Why Do Gardeners Live Longer?

Why Do Gardeners Love Longer several reasons Why Do Gardeners Live Longer?

There is a lot of evidence, most anecdotal, some scientific, about how gardeners live up to 14 years longer than non-gardeners. That’s a pretty impressive life extension and it certainly warrants further research.

National Geographic author Dan Buettner has studied this in depth by visiting what he called “blue zones” around the world- places where life expectancy is significantly longer. He studied these people and his findings are somewhat surprising. Watch a TED talk about his findings here.

Certainly, there are many factors involved, but I think there are some key things that gardeners do that could contribute to longer life:

1. Get Enough Vitamin D

Typically, gardening isn’t done at night, so while tending a garden, one is usually in the sun consistently. The body naturally produces Vitamin D from sun exposure, and since Vitamin D is protective against types of cancer and heart disease, it is logical that those with higher Vitamin D levels could live longer.

How to Get the Benefit: Even if you don’t garden, you can spend some time in the sun and get enough Vitamin D. Make sure to optimize these factors so that you are producing Vitamin D and not burning!

2. Play In the Dirt

Gardening, by its nature, means sticking your hands in the dirt. While our society shuns dirt and invents things like chemical hand sanitizer, dirt can actually be good for you! In fact, lack of dirt, and the soil borne organisms that come with it, has been linked to higher auto-immune disease.

Soil is an incredibly rich source of natural bacteria, minerals, and microorganisms. Touching the soil regularly exposes the body to beneficial (and small amounts of harmful) microorganisms that can boost the immune system. Since beneficial bacteria and gut health are so vital to overall health, it is logical that the immune boosting properties of dirt could increase longevity as well.

How to Get the Benefit: You can take probiotics and eat fermented foods, but you still won’t be exposed to the same variety of micro-organisms unless you get your hands dirty!

3. Getting Grounded

Gardeners spend time touching the earth and the soil. According to the book Earthing: The Most Important Health Discovery Ever, this alone could have tremendous benefit.

The theory is that many of us rarely or never touch the earth with bare skin, and certainly not for extended periods of time. This leads to a build up of positive electrons in the body from electrical energy, electromagnetic frequencies, WI-FI and more. The earth acts as a ground, just as it does for electrical outlets, reducing the extra positive charge.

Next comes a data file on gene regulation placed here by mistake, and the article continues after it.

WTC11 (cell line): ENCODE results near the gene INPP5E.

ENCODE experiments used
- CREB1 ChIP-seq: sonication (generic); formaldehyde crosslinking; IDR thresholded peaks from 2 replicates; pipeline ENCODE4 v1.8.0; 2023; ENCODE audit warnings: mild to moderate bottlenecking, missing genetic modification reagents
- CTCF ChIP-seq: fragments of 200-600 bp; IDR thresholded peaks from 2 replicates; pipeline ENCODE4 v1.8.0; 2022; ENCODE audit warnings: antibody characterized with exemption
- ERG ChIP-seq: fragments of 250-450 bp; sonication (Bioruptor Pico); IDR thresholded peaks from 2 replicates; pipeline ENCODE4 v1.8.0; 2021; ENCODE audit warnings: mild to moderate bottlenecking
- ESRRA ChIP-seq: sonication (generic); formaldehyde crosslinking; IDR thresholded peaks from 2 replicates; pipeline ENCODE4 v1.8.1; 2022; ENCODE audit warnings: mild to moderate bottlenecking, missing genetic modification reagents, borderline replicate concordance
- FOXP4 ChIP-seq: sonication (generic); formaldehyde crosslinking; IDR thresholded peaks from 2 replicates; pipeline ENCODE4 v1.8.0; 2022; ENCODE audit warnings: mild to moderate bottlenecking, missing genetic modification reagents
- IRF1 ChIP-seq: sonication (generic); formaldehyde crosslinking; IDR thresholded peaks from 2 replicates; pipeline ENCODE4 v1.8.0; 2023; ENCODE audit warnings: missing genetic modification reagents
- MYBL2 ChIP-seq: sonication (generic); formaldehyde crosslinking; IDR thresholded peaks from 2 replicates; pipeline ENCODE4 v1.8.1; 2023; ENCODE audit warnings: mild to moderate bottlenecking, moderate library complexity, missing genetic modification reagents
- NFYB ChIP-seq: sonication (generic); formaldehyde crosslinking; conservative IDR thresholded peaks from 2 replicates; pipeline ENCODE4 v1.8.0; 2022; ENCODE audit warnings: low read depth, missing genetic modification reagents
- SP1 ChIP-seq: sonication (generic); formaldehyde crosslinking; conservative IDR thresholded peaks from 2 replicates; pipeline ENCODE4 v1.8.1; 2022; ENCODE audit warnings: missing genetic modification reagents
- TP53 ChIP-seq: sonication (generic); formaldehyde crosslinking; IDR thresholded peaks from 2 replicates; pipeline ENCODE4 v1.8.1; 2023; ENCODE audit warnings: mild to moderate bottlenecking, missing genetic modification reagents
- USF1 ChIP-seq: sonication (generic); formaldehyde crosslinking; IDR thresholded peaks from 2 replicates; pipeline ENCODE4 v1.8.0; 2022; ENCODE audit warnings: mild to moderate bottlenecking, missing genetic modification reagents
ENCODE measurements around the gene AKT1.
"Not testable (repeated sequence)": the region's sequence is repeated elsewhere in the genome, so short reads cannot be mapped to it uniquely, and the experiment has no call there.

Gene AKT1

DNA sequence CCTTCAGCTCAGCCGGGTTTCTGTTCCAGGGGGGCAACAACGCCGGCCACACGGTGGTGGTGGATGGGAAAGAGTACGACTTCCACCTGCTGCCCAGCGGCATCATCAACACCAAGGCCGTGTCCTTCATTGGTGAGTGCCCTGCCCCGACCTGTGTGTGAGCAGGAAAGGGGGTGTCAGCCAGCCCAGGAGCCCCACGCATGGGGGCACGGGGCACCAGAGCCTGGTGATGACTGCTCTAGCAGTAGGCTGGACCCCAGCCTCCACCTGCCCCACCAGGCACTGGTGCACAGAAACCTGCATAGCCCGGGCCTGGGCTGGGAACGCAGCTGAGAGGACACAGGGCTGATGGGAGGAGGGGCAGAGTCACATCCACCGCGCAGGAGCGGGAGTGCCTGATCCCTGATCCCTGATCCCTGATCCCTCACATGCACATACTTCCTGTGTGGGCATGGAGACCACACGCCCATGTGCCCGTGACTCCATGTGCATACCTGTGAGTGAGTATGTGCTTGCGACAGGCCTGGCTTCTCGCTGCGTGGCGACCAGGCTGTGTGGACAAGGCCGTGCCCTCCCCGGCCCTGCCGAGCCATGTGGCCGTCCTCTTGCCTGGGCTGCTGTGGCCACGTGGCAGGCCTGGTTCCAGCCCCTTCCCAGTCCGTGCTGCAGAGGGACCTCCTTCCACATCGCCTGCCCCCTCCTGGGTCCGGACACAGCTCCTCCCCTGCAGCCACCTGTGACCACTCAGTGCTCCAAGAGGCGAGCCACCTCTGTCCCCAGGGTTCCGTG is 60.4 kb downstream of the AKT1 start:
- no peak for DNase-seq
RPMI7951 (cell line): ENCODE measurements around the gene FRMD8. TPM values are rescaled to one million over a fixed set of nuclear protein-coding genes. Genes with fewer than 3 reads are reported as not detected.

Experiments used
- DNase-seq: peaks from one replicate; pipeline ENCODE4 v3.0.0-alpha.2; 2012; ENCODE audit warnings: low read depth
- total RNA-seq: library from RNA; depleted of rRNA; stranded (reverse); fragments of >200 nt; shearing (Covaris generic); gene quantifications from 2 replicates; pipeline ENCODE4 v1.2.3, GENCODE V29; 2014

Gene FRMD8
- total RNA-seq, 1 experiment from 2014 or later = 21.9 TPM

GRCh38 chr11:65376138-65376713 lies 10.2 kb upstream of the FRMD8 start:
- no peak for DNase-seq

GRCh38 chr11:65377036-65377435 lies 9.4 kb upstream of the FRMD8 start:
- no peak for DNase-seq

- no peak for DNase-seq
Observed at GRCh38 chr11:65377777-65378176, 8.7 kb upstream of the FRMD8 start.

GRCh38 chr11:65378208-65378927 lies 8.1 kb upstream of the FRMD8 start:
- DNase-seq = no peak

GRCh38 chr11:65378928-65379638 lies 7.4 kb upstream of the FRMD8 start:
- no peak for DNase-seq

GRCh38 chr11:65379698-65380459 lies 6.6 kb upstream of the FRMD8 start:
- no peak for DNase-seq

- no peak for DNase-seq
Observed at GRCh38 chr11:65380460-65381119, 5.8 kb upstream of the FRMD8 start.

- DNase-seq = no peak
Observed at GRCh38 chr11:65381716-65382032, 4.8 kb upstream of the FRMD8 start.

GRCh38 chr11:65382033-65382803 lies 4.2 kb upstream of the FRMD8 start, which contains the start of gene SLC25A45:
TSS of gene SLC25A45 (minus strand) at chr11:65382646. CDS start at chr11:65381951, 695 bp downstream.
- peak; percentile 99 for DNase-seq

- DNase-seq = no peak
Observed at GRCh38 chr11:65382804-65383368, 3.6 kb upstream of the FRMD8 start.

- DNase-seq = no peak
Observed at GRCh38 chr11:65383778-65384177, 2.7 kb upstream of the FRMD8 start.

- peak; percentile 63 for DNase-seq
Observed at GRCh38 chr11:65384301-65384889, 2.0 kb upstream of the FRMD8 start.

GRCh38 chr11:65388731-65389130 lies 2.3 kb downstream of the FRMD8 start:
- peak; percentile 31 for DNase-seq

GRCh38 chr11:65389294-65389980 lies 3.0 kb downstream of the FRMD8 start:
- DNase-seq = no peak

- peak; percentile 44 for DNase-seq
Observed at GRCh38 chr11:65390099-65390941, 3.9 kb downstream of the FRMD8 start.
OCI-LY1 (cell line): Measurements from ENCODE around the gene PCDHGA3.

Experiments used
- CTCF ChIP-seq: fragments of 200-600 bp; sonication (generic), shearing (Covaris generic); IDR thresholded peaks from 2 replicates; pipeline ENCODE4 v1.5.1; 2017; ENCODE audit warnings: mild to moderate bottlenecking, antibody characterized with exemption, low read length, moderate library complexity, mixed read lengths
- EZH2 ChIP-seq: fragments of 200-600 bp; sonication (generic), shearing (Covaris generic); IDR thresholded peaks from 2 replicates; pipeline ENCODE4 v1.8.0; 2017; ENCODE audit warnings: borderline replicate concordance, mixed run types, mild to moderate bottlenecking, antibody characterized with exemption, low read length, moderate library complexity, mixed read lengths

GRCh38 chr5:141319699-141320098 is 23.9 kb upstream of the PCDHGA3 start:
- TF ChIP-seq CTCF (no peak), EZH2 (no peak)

The author speculates that this build-up and lack of contact with the earth can lead to inflammation and disease. Gardeners, by touching the earth are “grounding” themselves and removing this extra charge.

How to Get the Benefit: Walk around barefoot outside for at least 20 minutes a day or use an Earthing Mat when sleeping.

4. Stress Relief

Many gardeners cite relaxation and stress relief as reasons that they garden. Stress negatively affects hormones and increases risk of disease, so having a positive outlet for stress is tremendously beneficial for health. Balancing stress hormones has a positive effect on everything from blood pressure, to cortisol levels to inflammation.

How to Get the Benefit: Regularly make time to do something relaxing that you enjoy, preferably outside.

5. They Eat Vegetables

Logically, gardeners often grow vegetables, which means that logically, they also probably eat them. Consumption of more vegetables and less processed foods means more nutrients, antioxidants and less toxins. Win-win.

How to Get the Benefit: Eat a lot of vegetables… ’nuff said.

6. They Exercise

Lifting plants and soil, raking, and digging… it all requires low-level activity and weight lifting. These activities provide the positive benefits of exercise in a relaxing and sustainable way. Another win-win.

How to Get the Benefit: Every week, make time for exercises like heavy lifting and light exercise like swimming, hiking, or walking.

Do you garden? Why do you do it? Share below!

Reader Comments

  1. Dana says

    Yes! I have a small garden in the front of my house where my flowers used to be. At the time it was the only place that got enough sun for any veggies to grow. Now I am turning it into more of an herb garden and since we had some nasty Scrub Oaks cut down I have sunlight in my backyard to start on a raised bed system for our veggies (maybe in time for a Fall garden). We do plan to add a couple of trees back to the yard although they will be fruit trees and not get as big as those Oaks with leaves that never would decompose! They were not those beautiful Oak trees that you see in Southern Living or else I would have kept them and worked out another plan for my veggies.  :) Oh, I do it because I like to eat the stuff I grow. It is fun to watch it grow. Makes me think of my Grandma. And believe it or not it helps me to understand some of the parables that Jesus spoke of in the Bible and the things that we are supposed to do.